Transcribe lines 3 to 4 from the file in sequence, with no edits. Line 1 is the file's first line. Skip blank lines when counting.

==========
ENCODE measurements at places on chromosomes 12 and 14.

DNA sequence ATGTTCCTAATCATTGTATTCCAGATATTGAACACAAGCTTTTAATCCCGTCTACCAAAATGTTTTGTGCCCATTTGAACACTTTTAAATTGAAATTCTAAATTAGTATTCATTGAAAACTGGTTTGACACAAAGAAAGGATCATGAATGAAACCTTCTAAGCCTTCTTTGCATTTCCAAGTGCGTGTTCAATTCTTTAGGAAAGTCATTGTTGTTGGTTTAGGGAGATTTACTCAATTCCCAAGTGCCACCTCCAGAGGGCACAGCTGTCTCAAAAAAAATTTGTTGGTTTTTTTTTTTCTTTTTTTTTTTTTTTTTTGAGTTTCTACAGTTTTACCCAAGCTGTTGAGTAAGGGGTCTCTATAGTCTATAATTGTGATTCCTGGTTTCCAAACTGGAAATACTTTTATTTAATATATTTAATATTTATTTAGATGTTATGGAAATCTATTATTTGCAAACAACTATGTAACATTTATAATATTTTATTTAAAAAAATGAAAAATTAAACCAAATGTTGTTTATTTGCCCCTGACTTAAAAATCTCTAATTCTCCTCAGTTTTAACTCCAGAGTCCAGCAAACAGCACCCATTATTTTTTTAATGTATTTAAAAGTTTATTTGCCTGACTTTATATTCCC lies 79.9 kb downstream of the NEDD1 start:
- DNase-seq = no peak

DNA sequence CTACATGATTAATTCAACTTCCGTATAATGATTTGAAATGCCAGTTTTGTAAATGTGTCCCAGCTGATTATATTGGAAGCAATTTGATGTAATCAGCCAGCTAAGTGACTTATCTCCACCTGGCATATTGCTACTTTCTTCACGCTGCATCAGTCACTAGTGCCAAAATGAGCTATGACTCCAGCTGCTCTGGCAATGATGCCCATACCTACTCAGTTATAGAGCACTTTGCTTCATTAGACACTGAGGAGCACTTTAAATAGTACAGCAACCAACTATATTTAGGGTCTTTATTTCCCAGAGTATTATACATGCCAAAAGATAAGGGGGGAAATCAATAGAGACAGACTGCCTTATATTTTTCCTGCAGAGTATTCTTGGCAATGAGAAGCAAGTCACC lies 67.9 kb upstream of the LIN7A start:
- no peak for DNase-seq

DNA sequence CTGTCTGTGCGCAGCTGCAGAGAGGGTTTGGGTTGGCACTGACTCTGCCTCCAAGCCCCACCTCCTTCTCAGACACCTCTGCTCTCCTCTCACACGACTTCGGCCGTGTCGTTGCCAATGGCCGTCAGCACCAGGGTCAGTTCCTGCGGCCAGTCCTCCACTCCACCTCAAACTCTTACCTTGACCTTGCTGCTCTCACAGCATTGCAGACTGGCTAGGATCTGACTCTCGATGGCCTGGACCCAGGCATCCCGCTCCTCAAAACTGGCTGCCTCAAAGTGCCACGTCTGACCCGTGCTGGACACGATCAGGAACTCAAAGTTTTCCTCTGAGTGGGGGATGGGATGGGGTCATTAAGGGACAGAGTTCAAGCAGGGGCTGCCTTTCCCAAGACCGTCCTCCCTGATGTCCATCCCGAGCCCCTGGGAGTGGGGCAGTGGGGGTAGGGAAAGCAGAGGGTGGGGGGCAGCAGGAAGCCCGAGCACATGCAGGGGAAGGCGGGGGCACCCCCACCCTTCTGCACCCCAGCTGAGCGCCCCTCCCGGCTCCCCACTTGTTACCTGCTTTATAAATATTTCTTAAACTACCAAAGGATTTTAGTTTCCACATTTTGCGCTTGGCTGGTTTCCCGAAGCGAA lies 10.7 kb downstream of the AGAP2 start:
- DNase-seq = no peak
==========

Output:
- DNase-seq = no peak

DNA sequence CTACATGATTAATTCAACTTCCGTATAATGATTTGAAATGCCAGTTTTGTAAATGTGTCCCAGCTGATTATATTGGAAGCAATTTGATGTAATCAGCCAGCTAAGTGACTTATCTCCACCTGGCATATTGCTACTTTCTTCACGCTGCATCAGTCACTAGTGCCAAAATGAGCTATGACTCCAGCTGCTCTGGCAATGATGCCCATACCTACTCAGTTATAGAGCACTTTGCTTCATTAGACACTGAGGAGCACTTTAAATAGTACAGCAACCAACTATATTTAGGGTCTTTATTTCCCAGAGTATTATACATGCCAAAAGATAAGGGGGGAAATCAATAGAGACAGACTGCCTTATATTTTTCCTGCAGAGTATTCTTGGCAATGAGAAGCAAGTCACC lies 67.9 kb upstream of the LIN7A start: